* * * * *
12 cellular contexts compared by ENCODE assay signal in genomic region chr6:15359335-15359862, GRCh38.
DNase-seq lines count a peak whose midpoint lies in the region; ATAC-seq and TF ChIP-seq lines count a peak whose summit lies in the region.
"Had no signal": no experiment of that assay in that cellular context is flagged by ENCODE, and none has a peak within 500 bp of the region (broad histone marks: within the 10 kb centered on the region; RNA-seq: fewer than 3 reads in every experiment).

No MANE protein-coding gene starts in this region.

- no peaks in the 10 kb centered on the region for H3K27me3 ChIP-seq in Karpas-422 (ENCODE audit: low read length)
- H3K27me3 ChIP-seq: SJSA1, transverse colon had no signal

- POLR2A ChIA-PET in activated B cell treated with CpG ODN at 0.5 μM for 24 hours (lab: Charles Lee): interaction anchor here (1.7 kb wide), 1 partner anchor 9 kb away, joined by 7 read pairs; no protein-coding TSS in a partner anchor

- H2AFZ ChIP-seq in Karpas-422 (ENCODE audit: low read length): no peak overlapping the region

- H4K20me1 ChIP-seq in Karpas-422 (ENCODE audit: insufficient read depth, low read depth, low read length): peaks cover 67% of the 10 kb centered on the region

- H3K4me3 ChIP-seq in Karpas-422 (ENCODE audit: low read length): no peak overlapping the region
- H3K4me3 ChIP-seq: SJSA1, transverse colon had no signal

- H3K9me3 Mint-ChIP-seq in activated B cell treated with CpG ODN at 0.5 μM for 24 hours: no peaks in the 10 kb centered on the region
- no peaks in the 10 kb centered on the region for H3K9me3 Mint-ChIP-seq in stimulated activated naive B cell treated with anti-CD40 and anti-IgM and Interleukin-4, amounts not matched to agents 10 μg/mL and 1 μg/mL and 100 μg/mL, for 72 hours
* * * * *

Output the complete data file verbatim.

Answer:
12 cellular contexts compared by ENCODE assay signal in genomic region chr6:15359335-15359862, GRCh38.
DNase-seq lines count a peak whose midpoint lies in the region; ATAC-seq and TF ChIP-seq lines count a peak whose summit lies in the region.
"Had no signal": no experiment of that assay in that cellular context is flagged by ENCODE, and none has a peak within 500 bp of the region (broad histone marks: within the 10 kb centered on the region; RNA-seq: fewer than 3 reads in every experiment).

No MANE protein-coding gene starts in this region.

- no peaks in the 10 kb centered on the region for H3K27me3 ChIP-seq in Karpas-422 (ENCODE audit: low read length)
- H3K27me3 ChIP-seq: SJSA1, transverse colon had no signal

- POLR2A ChIA-PET in activated B cell treated with CpG ODN at 0.5 μM for 24 hours (lab: Charles Lee): interaction anchor here (1.7 kb wide), 1 partner anchor 9 kb away, joined by 7 read pairs; no protein-coding TSS in a partner anchor

- H2AFZ ChIP-seq in Karpas-422 (ENCODE audit: low read length): no peak overlapping the region

- H4K20me1 ChIP-seq in Karpas-422 (ENCODE audit: insufficient read depth, low read depth, low read length): peaks cover 67% of the 10 kb centered on the region

- H3K4me3 ChIP-seq in Karpas-422 (ENCODE audit: low read length): no peak overlapping the region
- H3K4me3 ChIP-seq: SJSA1, transverse colon had no signal

- H3K9me3 Mint-ChIP-seq in activated B cell treated with CpG ODN at 0.5 μM for 24 hours: no peaks in the 10 kb centered on the region
- no peaks in the 10 kb centered on the region for H3K9me3 Mint-ChIP-seq in stimulated activated naive B cell treated with anti-CD40 and anti-IgM and Interleukin-4, amounts not matched to agents 10 μg/mL and 1 μg/mL and 100 μg/mL, for 72 hours